# Sargera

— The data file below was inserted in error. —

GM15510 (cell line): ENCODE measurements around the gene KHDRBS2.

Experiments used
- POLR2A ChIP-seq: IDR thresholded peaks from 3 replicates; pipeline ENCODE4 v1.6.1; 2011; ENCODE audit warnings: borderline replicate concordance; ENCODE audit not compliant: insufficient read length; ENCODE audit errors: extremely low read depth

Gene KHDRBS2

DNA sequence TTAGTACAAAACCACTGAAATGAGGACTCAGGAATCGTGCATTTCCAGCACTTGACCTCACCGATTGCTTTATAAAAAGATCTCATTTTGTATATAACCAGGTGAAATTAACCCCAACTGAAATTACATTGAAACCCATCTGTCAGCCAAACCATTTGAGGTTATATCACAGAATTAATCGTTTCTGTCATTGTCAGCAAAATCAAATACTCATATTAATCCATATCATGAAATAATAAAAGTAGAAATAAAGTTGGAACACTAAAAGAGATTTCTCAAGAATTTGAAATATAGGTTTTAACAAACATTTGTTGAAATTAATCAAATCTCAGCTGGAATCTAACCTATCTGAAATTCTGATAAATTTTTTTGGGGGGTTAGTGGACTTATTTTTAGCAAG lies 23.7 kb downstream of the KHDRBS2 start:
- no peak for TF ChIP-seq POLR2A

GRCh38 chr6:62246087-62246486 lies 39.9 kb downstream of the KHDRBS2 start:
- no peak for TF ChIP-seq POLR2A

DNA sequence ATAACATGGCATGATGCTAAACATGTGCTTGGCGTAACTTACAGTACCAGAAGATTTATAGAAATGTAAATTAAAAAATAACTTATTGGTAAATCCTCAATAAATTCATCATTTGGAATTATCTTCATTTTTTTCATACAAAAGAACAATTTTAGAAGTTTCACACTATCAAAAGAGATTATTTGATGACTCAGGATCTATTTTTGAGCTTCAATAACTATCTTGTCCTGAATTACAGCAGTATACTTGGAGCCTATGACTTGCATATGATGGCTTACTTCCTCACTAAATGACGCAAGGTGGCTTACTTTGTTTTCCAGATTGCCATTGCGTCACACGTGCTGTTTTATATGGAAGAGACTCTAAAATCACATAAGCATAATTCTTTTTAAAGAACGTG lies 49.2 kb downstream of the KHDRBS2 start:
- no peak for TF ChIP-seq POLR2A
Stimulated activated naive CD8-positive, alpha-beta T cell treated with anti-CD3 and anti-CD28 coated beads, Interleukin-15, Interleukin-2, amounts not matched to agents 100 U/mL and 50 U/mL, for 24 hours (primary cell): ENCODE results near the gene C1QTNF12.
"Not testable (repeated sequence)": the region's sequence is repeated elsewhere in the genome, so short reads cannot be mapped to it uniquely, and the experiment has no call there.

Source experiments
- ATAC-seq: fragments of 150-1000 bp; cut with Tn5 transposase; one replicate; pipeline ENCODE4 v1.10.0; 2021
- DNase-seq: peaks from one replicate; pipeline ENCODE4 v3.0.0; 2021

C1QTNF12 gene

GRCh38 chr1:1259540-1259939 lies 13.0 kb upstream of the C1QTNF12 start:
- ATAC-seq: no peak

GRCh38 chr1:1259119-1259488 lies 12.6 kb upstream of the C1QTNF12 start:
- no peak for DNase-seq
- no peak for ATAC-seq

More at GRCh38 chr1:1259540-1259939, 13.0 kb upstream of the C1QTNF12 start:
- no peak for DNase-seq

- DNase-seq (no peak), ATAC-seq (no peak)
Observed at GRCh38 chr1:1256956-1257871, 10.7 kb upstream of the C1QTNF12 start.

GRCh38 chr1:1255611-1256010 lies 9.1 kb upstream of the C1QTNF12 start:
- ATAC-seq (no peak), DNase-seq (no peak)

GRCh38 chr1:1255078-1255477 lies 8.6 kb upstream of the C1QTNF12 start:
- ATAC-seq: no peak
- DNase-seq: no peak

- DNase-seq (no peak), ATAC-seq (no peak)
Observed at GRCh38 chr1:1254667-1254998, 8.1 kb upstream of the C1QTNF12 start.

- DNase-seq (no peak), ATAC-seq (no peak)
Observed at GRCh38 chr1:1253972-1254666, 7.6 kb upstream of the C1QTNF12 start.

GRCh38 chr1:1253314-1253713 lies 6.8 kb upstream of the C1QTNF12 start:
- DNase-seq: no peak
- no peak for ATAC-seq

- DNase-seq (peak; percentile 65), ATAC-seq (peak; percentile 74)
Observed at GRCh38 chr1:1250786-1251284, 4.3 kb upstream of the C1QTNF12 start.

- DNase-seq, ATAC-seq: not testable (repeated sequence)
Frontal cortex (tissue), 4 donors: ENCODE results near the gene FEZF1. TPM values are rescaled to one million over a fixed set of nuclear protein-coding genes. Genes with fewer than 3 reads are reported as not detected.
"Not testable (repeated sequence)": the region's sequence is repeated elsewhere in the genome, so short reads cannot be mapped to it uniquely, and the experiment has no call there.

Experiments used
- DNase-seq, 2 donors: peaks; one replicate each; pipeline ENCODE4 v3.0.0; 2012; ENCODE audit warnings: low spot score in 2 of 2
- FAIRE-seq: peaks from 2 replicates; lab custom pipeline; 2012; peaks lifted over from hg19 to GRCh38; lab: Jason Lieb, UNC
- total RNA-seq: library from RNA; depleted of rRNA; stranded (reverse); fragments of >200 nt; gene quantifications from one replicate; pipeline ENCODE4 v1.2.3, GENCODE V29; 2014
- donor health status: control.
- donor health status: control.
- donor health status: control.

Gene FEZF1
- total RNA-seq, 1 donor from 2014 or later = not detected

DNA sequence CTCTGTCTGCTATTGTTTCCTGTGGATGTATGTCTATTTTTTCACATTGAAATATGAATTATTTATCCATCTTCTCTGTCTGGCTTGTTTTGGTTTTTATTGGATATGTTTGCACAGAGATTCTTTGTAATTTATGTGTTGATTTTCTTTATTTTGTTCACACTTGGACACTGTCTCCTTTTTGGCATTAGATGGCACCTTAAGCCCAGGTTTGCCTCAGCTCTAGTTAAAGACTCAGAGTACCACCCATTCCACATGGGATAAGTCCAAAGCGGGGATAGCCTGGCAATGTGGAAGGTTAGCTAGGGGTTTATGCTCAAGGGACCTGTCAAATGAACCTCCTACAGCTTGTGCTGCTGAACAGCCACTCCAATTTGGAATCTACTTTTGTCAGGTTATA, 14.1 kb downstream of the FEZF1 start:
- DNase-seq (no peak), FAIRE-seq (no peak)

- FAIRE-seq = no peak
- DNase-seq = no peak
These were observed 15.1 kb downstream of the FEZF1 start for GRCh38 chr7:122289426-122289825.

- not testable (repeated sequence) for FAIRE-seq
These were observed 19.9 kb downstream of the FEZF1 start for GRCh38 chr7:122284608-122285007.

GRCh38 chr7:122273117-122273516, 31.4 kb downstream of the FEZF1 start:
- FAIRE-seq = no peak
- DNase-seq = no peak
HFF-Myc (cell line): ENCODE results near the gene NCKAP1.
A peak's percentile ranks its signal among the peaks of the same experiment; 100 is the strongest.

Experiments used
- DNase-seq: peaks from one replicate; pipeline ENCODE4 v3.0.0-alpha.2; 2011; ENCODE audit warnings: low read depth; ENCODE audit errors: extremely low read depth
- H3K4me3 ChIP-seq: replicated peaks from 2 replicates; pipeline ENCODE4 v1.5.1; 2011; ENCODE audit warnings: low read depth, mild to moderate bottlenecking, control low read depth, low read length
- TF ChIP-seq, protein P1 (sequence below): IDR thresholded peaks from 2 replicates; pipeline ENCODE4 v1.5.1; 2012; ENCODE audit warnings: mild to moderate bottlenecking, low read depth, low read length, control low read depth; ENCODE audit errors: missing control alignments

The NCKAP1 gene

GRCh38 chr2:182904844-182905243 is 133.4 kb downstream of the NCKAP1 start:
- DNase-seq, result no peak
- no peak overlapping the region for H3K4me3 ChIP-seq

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 Sep6 comment Solution to Singular Integral Are you familiar with contour integration? Sep6 revised prove that $(\mathbb{R}^n,\|\cdot\|_\infty)$ is complete. added 157 characters in body Sep6 answered prove that $(\mathbb{R}^n,\|\cdot\|_\infty)$ is complete. Sep6 revised Averages of Indicator Functions of Compact Sets in $\mathbb{R}^{2}$ Over Circles added 660 characters in body Sep6 revised Averages of Indicator Functions of Compact Sets in $\mathbb{R}^{2}$ Over Circles added 316 characters in body Sep6 asked Averages of Indicator Functions of Compact Sets in $\mathbb{R}^{2}$ Over Circles Sep6 accepted Counter-Example (or Proof) to $\int_{0}^{1}f_{n}\;dx\to0$ Implies $f_{n}\to0$ a.e. $x$ Whenever $f_{n}\geq0$. Sep6 revised Limit of Integral of Difference Quotients of Measurable/Bounded $f$ Being $0$ Implies $f$ is Constant added 97 characters in body Sep6 comment Counter-Example (or Proof) to $\int_{0}^{1}f_{n}\;dx\to0$ Implies $f_{n}\to0$ a.e. $x$ Whenever $f_{n}\geq0$. You're right. I think I need to take a second and rethink, since actually in my comment I really want $\lim nf_{n}$ to converge to $0$ a.e. $x$, not just $f_{n}$. Sep6 comment Counter-Example (or Proof) to $\int_{0}^{1}f_{n}\;dx\to0$ Implies $f_{n}\to0$ a.e. $x$ Whenever $f_{n}\geq0$. Ah. Typewriter sequence. So what if we add the auxiliary condition that $\int_{0}^{1}f_{n}\;dx\to0$ "rapidly" in the sense that $n\int_{0}^{1}f_{n}\;dx\to0$ as $n\to\infty$? Not that the counter-example exploited possible unboundedness of $f_{n}$, but also assume $0\leq f_{n}\leq M$ along with the rapid convergence condition. This is the condition of the convergence in the question I linked in the original post. Sep6 revised Counter-Example (or Proof) to $\int_{0}^{1}f_{n}\;dx\to0$ Implies $f_{n}\to0$ a.e. $x$ Whenever $f_{n}\geq0$. edited title Sep6 revised Limit of Integral of Difference Quotients of Measurable/Bounded $f$ Being $0$ Implies $f$ is Constant added 220 characters in body Sep6 asked Counter-Example (or Proof) to $\int_{0}^{1}f_{n}\;dx\to0$ Implies $f_{n}\to0$ a.e. $x$ Whenever $f_{n}\geq0$. Sep6 comment Limit of Integral of Difference Quotients of Measurable/Bounded $f$ Being $0$ Implies $f$ is Constant @Jonathan I incorporated your comments in the most recent edit. Sep6 revised Limit of Integral of Difference Quotients of Measurable/Bounded $f$ Being $0$ Implies $f$ is Constant added 1133 characters in body Sep5 comment Limit of Integral of Difference Quotients of Measurable/Bounded $f$ Being $0$ Implies $f$ is Constant Thank you for making me realize my naivety. Approximations to the identity much... (: Sep5 comment Limit of Integral of Difference Quotients of Measurable/Bounded $f$ Being $0$ Implies $f$ is Constant Isn't this true though when $g\geq0$? How can you have $\int_{0}^{1}g(x)\;dxM$ on a set of positive measure? Sep5 comment Limit of Integral of Difference Quotients of Measurable/Bounded $f$ Being $0$ Implies $f$ is Constant math.ucla.edu/grad/handbook/hbquals.shtml -- See problem #1 from Analysis Spring 2013. I don't understand your point though; there are no singularities or otherwise obstructions to speak of that would prevent us from integrating along $[0,1]$... Sep5 asked Limit of Integral of Difference Quotients of Measurable/Bounded $f$ Being $0$ Implies $f$ is Constant Jul19 answered $f^{-1}$ is continuously differentiable.